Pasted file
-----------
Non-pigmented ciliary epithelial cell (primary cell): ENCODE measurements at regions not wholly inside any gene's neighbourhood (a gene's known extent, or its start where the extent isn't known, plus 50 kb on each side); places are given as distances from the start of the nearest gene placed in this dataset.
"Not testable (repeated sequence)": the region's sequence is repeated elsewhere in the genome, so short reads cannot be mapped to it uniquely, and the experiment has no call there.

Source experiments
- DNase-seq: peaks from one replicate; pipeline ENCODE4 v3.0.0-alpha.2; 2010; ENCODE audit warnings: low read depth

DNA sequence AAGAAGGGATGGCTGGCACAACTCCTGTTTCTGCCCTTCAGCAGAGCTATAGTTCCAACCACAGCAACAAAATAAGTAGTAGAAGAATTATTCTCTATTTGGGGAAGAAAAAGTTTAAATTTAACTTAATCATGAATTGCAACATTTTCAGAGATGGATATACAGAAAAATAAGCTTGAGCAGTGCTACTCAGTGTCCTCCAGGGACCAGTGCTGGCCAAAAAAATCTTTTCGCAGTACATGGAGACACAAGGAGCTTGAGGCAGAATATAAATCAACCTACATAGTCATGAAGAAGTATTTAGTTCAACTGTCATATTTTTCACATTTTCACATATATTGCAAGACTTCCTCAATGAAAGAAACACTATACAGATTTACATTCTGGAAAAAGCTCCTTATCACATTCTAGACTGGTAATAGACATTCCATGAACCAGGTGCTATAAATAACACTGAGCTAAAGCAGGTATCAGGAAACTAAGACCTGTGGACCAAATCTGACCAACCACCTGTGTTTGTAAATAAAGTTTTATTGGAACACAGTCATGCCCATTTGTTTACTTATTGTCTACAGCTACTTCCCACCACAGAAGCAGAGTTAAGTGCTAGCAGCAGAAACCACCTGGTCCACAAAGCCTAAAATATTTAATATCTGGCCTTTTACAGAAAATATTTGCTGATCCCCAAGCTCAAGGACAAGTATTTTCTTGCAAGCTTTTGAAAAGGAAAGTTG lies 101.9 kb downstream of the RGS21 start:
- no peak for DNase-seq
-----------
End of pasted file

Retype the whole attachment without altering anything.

Non-pigmented ciliary epithelial cell (primary cell): ENCODE measurements at regions not wholly inside any gene's neighbourhood (a gene's known extent, or its start where the extent isn't known, plus 50 kb on each side); places are given as distances from the start of the nearest gene placed in this dataset.
"Not testable (repeated sequence)": the region's sequence is repeated elsewhere in the genome, so short reads cannot be mapped to it uniquely, and the experiment has no call there.

Source experiments
- DNase-seq: peaks from one replicate; pipeline ENCODE4 v3.0.0-alpha.2; 2010; ENCODE audit warnings: low read depth

DNA sequence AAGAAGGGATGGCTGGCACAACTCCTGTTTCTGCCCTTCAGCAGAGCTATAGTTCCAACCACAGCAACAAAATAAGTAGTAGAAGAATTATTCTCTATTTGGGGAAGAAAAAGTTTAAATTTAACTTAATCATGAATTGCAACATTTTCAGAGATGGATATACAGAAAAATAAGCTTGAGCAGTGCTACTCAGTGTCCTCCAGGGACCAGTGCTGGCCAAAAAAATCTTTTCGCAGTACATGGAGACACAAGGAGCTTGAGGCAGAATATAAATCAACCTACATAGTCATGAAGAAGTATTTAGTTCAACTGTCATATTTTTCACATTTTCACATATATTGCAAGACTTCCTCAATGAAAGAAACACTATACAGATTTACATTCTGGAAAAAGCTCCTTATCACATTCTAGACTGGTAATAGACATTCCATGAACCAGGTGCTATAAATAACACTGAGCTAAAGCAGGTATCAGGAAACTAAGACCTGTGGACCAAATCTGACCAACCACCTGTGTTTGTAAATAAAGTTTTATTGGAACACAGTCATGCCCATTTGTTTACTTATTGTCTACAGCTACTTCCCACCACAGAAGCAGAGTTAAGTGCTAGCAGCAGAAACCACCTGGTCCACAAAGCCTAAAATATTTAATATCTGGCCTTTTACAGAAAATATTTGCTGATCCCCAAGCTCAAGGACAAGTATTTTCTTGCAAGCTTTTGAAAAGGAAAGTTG lies 101.9 kb downstream of the RGS21 start:
- no peak for DNase-seq